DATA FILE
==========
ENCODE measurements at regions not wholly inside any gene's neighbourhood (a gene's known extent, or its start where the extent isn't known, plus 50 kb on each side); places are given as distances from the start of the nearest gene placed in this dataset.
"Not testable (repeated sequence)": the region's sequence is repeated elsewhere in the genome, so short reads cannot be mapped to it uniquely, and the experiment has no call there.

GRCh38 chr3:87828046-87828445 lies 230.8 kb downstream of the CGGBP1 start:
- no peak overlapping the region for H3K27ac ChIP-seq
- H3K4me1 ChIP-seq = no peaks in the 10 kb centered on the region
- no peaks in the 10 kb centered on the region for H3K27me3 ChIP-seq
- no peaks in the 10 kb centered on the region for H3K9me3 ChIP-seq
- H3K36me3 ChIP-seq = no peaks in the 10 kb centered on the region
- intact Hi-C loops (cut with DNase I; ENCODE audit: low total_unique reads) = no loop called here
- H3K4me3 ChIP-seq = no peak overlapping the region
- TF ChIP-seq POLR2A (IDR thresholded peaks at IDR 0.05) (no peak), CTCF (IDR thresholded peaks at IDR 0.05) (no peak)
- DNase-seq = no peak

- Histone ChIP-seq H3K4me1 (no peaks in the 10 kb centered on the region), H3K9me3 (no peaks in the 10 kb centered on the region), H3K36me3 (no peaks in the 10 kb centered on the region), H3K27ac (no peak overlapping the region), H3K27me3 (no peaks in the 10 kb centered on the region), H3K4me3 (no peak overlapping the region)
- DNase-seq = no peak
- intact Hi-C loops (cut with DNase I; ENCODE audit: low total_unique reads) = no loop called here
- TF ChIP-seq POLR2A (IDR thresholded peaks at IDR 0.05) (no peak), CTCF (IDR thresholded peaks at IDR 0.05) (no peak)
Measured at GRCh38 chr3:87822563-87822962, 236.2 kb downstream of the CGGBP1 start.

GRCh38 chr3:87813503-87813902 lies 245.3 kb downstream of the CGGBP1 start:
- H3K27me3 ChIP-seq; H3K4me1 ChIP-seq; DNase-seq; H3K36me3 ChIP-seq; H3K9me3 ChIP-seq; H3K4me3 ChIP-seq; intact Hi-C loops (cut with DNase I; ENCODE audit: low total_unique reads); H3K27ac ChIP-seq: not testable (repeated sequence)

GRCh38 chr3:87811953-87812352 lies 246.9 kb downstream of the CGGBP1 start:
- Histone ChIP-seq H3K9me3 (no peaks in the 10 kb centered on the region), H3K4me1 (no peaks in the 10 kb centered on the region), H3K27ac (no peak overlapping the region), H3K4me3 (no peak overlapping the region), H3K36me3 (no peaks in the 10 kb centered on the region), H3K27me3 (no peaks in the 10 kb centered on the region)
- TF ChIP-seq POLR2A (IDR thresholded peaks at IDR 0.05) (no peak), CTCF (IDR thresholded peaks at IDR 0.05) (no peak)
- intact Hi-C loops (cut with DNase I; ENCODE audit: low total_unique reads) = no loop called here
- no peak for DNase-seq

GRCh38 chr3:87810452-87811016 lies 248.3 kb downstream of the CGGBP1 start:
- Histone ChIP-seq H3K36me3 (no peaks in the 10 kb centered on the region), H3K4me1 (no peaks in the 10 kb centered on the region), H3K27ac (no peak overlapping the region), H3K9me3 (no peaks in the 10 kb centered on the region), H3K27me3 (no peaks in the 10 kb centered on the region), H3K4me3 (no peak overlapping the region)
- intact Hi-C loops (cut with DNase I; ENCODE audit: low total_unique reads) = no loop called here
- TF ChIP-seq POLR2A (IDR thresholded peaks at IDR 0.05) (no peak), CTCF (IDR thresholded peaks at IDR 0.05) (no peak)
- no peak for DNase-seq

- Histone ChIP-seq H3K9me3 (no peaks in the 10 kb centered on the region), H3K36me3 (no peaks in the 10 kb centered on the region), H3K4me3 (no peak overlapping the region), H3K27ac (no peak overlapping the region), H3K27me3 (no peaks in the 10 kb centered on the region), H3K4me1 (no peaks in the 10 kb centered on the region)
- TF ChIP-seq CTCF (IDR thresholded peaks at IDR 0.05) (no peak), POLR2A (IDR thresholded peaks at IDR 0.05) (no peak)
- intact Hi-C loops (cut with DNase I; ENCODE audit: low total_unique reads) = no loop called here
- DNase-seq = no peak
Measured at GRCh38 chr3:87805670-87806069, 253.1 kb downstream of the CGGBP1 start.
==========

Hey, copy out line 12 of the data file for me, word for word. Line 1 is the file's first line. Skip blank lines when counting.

- DNase-seq = no peak